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Domestic Game Changers

Shopping from home

Written by Louis Platman, curatorial assistant
03/12/2020

Christmas is, among other things, a time for shopping.

In recent years this has involved more clicking and tapping from the comfort of your own home than Jingle All the Way-type chases around town for that last action figure.

Given our current situation, 2020 may prove be the biggest Christmas for home shopping ever.

Austin Davis catalogue. Christmas, 1931. Object number 130/2009 Austin Davis catalogue. Christmas, 1931. Object number 130/2009

A long-term love affair with shopping

This isn't a recent phenomenon: it's the culmination of an obsession that stretches back to the Victorian era.

The 1800s saw companies use increasingly innovative ways to advertise and sell their products to people at home.

While there had long been adverts in newspapers, by the 1870s department stores were regularly producing catalogues of their goods, making it easy for their middle class customers to peruse and spend at their leisure.

However, this was still a relatively niche business model, attracting only well-to-do customers who lived near enough to the store.

The true revolution began in 1883, when the Royal Mail began to offer its parcel service. With cheap postage of objects large and small, this new service made mail order possible on a national scale.

Front cover of the catalogue published by M. Samuel & Co. for Christmas, 1891. Object number 87/2013 Front cover of the catalogue published by M. Samuel & Co. for Christmas, 1891. Object number 87/2013
Inside page of the catalogue published by M. Samuel & Co. for Christmas, 1891. Object number 87/2013 Inside page of the catalogue published by M. Samuel & Co. for Christmas, 1891. Object number 87/2013

The catalogue boom

By the 1950s home shopping catalogues like Littlewoods were not just making huge amounts of money, but also forming an important part of the social lives of thousands of Britons.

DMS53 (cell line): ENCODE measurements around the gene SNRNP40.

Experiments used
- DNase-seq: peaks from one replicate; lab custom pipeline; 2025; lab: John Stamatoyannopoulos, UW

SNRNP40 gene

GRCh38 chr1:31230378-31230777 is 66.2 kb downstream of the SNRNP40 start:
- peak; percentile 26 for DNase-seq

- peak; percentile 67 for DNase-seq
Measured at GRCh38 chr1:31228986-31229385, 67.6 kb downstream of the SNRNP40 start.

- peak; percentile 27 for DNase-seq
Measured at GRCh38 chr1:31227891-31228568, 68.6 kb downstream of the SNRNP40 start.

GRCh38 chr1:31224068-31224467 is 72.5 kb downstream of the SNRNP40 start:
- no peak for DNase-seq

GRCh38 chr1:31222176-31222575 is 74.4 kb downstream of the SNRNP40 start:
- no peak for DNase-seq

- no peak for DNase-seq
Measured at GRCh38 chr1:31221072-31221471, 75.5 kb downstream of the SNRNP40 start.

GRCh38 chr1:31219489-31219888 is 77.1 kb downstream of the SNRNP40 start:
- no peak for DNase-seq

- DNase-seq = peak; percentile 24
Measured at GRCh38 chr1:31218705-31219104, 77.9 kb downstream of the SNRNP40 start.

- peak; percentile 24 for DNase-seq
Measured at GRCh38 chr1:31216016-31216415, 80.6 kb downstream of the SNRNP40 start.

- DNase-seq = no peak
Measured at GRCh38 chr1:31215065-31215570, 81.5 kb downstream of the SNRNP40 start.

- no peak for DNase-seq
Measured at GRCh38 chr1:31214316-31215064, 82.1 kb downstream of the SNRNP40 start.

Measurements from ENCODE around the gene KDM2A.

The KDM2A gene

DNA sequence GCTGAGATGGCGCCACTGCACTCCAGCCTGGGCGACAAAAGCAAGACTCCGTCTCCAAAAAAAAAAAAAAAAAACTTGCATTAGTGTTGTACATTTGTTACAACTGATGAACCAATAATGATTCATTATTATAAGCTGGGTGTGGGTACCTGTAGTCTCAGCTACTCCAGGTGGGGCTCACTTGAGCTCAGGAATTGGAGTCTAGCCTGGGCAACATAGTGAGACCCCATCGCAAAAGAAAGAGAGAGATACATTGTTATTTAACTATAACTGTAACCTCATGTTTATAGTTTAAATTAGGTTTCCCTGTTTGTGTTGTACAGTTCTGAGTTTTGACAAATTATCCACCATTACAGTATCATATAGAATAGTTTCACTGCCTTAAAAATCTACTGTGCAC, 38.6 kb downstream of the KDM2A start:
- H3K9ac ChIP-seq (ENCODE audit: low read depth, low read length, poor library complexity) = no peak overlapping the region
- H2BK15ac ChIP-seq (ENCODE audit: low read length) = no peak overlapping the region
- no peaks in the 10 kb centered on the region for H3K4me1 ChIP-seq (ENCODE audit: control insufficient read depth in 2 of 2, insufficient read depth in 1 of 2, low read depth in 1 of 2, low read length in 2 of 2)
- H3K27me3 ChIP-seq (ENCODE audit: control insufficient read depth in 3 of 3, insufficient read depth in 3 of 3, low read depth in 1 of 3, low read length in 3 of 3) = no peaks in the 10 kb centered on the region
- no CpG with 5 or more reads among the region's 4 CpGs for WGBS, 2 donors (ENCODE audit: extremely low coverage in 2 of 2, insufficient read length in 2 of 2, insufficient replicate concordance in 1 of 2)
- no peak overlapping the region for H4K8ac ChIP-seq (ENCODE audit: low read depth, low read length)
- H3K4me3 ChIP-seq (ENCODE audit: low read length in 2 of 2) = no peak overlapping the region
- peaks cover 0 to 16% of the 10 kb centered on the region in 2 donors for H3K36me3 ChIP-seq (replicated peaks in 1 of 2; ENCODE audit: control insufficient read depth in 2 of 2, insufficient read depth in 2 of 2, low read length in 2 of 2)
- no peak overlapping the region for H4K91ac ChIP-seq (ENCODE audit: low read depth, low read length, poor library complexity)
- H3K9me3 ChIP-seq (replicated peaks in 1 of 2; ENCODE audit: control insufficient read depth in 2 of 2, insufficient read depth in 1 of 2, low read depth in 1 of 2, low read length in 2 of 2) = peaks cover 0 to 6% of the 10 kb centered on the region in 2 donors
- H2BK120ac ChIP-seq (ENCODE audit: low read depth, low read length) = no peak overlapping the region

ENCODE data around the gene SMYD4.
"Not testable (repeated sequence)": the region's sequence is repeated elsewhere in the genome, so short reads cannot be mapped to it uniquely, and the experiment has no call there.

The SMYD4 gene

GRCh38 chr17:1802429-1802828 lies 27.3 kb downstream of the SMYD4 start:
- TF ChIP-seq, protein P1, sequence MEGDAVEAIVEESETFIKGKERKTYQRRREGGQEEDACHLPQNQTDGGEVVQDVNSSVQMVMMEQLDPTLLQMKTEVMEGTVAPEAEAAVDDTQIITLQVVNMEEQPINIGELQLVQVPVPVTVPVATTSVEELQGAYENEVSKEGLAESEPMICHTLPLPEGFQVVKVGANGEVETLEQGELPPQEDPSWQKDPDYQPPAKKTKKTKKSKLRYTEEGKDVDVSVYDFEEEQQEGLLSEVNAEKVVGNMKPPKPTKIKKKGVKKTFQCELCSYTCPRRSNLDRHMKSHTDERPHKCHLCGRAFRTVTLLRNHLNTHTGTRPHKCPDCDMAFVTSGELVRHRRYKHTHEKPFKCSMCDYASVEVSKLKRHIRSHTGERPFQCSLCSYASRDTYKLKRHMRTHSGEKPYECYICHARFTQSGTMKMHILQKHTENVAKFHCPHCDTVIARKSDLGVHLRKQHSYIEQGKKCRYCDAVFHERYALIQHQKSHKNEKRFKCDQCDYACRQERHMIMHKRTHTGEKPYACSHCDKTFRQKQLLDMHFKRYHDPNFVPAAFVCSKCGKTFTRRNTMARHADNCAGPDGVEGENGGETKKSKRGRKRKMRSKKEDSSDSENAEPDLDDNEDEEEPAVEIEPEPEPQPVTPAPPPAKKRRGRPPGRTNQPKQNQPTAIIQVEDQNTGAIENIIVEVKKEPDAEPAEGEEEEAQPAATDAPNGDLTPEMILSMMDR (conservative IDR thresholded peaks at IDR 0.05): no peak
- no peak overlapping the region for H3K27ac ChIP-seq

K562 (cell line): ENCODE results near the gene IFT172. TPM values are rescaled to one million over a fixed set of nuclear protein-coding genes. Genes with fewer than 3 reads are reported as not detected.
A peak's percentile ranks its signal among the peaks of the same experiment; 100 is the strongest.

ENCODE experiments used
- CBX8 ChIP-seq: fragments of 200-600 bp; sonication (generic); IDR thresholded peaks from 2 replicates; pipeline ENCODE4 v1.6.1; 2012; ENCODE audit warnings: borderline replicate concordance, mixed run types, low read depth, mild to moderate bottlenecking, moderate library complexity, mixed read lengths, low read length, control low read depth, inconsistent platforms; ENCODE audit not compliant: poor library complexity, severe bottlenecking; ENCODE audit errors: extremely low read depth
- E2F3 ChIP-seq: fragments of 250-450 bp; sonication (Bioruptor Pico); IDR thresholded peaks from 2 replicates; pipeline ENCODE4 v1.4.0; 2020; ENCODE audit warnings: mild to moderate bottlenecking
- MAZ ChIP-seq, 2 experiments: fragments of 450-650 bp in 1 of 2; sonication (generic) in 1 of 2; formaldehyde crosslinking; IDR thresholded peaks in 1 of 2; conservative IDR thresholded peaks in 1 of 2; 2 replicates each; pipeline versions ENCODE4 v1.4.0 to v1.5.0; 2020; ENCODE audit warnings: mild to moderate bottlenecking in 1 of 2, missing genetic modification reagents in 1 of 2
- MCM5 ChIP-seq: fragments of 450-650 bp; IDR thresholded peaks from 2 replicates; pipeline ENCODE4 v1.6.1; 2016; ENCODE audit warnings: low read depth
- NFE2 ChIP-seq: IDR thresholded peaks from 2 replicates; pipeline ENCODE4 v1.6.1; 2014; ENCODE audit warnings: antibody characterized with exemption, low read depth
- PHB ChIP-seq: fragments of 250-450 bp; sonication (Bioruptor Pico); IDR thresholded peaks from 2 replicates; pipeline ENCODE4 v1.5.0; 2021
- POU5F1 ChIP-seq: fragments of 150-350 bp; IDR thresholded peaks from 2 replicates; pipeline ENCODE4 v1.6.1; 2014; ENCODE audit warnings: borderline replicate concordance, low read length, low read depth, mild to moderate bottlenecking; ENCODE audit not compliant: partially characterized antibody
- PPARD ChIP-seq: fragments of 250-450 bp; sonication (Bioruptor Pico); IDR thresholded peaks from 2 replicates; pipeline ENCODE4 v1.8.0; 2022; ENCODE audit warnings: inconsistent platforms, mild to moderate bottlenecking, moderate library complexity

Those who had been displaced as a result of the Second World War, moved out to unfamiliar suburbs far away from a high street, found company in clubs which were set up as a means for people to be able to afford more expensive items like watches and jewellery.

They also found work, with the army of catalogue-wielding door knockers numbering around one million in 1961.

The offer of shopping on credit expanded the industry even further. Those who could not afford to buy a television or a three piece suite from a high street retailer could order it from a catalogue and pay it off monthly – for an inflated fee of course.

While this over-reliance on credit has had a devastating impact on many lives, it proved to be a hugely successful business model.

Littlewoods was initially a football betting company but branched out to mail order catalogues in the 1930s and by the 1980s was the largest private company in Europe.

Littlewoods catalogue, 1985. Object number TC 93 Littlewoods catalogue, 1985. Object number TC 93
Pages of an Argos catalogue, 1996. Object number 125/1996 Pages of an Argos catalogue, 1996. Object number 125/1996

What next?

Although today the shopping catalogue is being relegated to the status of an historical relic – even Argos recently announced the end of its iconic bi-annual tome – home shopping is more popular than ever before thanks to the rise of the internet.

Now artificial intelligence-powered assistants like Amazon's Alexa will even take your order for you, and smart fridges will buy another pint of milk for you before you run out.

All these technological breakthroughs mean it has never been easier fill our homes with stuff, but whether we need it all is another matter entirely.

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